Potong: Transforming a 120-Year-Old Heritage Home Into A Michelin-Starred Restaurant

Award-winning Thai chef Pichaya ‘Pam’ Soontornyanakij’s restaurant is set within her family-owned TCM-dispensary and five-storey home in Bangkok’s Chinatown.

21 November 2023

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Photo Credit: DOF SKY | GROUND      

Touted as one of Thailand’s most recognised chefs, Pichaya ‘Pam’ Soontornyanakij has been on the radar of food enthusiasts and critics alike since she unveiled Potong in 2021. Some of the notable awards she’s picked up over the past two years include the prestigious Michelin star; the Michelin Opening of the Year award; and the 35th place on Asia’s 50 Best Restaurants 2023 amongst others.

What is the secret behind Potong’s success?

“The essence lies in offering an unforgettable experience to our guests. It’s not just about serving delicious food; it’s about creating memories that make patrons want to return,” Chef Pam says.

Keeping Her Family Legacy Alive

Housed in a 120-year-old Sino-Portuguese building, which belongs to Chef Pam’s family, in the heart of Bangkok’s Chinatown, Potong is named after her great-great grandparent’s traditional Chinese herbal medicine shop. For four generations, spanning over 100 years, her family lived here while producing Chinese herbal medicine. Following a major architectural project which took over two and a half years, the building is now a leading F&B destination. To preserve the building’s rich history, Pam made sure to keep most of its historic structures intact. A notable highlight is the two-man wooden elevator, which was once used by Pam’s family to transfer medicine and ingredients between floors.

Potong’s Sino Bar evoke’s the building’s history as a pharmacy | Photo Credit: DOF SKY |GROUND

Comprising five different floors, each has a unique story to tell. Formerly the storefront for the Potong dispensary, the first floor is now home to the Potong Sino Bar. Apart from retaining the beauty of its 100-year-old wood ceiling, the space is decorated with jars used for fermenting soy sauces and vinegar, to evoke the building’s history as a pharmacy.

Upstairs, the second and third floors have been transformed into elegant dining spaces for guests to enjoy Chef Pam’s modern fine Thai-Chinese creations, featuring beautifully preserved architectural elements such as hand-painted wooden walls and an intricately designed shrine.

Potong’s Sino Bar | Photo Credit: DOF SKY |GROUND

Potong’s Dining Room | Photo Credit: DOF SKY |GROUND   

The Opium Bar, occupying the fourth and fifth floors of the building, is an acclaimed speakeasy offering well-curated cocktails. The meticulously refurbished space takes inspiration from the old opium smoking den that was housed at the very same spot, featuring original architectural elements, charming vintage décor and luxurious furnishings. Across both floors, guests can choose between popular bar seats, plush leather banquette seating or a casual open-air setting on the rooftop. At The Opium Bar the beverage selection centres on the idea of “liquid surreality,” featuring a comprehensive seasonal list comprising both classic options and innovative twists.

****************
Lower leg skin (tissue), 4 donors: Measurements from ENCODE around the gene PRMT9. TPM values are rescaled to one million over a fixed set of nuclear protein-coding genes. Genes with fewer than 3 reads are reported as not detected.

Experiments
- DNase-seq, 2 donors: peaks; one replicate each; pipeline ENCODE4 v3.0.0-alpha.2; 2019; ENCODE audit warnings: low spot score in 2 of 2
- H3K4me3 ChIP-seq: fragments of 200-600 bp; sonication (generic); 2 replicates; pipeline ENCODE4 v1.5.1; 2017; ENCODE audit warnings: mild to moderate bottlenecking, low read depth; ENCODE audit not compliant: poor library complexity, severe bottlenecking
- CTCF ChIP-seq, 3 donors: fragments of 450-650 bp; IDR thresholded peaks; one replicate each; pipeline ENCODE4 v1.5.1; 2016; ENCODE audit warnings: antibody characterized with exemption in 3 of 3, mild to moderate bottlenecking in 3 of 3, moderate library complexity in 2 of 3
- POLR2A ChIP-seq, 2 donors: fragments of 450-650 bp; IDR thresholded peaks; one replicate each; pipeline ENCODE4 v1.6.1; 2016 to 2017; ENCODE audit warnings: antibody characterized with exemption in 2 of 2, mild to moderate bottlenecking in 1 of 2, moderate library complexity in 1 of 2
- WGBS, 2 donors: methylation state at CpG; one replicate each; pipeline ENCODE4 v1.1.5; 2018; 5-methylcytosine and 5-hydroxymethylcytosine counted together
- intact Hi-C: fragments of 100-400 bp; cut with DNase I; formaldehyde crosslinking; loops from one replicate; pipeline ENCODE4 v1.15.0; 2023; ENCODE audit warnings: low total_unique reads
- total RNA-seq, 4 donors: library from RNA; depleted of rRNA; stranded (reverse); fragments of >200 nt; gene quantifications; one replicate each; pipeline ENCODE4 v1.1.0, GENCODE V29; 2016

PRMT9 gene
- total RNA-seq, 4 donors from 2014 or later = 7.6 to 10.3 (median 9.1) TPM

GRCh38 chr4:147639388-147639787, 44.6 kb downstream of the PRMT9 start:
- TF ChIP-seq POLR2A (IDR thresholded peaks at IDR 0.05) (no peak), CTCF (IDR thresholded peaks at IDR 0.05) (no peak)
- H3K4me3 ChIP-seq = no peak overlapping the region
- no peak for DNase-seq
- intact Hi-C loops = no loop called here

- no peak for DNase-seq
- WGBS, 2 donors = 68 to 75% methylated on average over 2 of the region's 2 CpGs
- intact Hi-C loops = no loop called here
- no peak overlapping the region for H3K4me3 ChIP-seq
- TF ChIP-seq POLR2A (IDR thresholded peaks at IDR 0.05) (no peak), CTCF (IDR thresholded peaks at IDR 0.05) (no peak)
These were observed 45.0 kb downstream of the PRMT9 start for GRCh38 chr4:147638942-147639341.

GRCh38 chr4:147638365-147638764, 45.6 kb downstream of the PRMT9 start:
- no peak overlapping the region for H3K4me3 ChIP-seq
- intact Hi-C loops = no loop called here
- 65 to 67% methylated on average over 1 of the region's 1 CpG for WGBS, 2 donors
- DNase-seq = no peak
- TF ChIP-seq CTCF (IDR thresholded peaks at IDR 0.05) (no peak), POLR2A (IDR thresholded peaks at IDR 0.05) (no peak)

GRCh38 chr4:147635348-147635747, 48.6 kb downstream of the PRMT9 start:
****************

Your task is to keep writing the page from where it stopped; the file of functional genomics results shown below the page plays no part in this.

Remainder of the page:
The speakeasy-esque Opium Bar | Photo Credit: DOF SKY |GROUND

At Potong, as you traverse the premises, guests will encounter diverse artworks adorning the walls and framed settings. These splendid pieces, including paintings, drawings, letters, and photographs, were created and captured by K.Vichai Utharntharm, the occupant of the historic building 1900s era – they have been restored and displayed in full glory.

Preserving Memories and Stories Through Food

Designed to take diners on a journey through time, Potong’s 20-course menu spotlights progressive Thai-Chinese cuisine, inspired by the intertwining of Chef Pam’s family’s stories with the shophouse’s past as a former TCM dispensary.

Photo Credit: Potong | @poldivina     

“I have learnt so much from cooking traditional Thai-Chinese food since I was young, and always respect these methods but at the same time, use my culinary knowledge to create something that is a mix of old and new. I always learn the traditional ways before applying modern touches,” Chef Pam explains.

Guided by Chef Pam’s culinary philosophy of combining the five human senses with the five elements of taste, the menu shines the spotlight on local and seasonal produce. Each course, from the 14-day aged five-spiced duck to the blue crab served with a crab roe emulsion, black pepper jam and crab butter bread dish, is prepared from scratch with great dedication to detail. In fact, most of the ingredients used for the multi-course meal are made in-house by the Potong team, from the soy sauce to the miso, fermented tea and more. Desserts are equally impressive, featuring a spread of sweet treats like chestnuts and sesame balls, inspired by popular street desserts found in Yaowarat.

The 20-course chef’s tasting menu is priced at 5,500 baht per person.

Photo Credit: Potong | @gastrofilm

Author: Michelle Yee

A content and communications professional, Michelle spent more than a decade creating content for several leading media titles including Lonely Planet Asia, Yahoo Singapore, and Wine & Dine. After leaving the media industry in 2019, she has been honing her craft at a global communications agency where she helps develop and drive publicity campaigns for brands in the consumer and corporate sectors.

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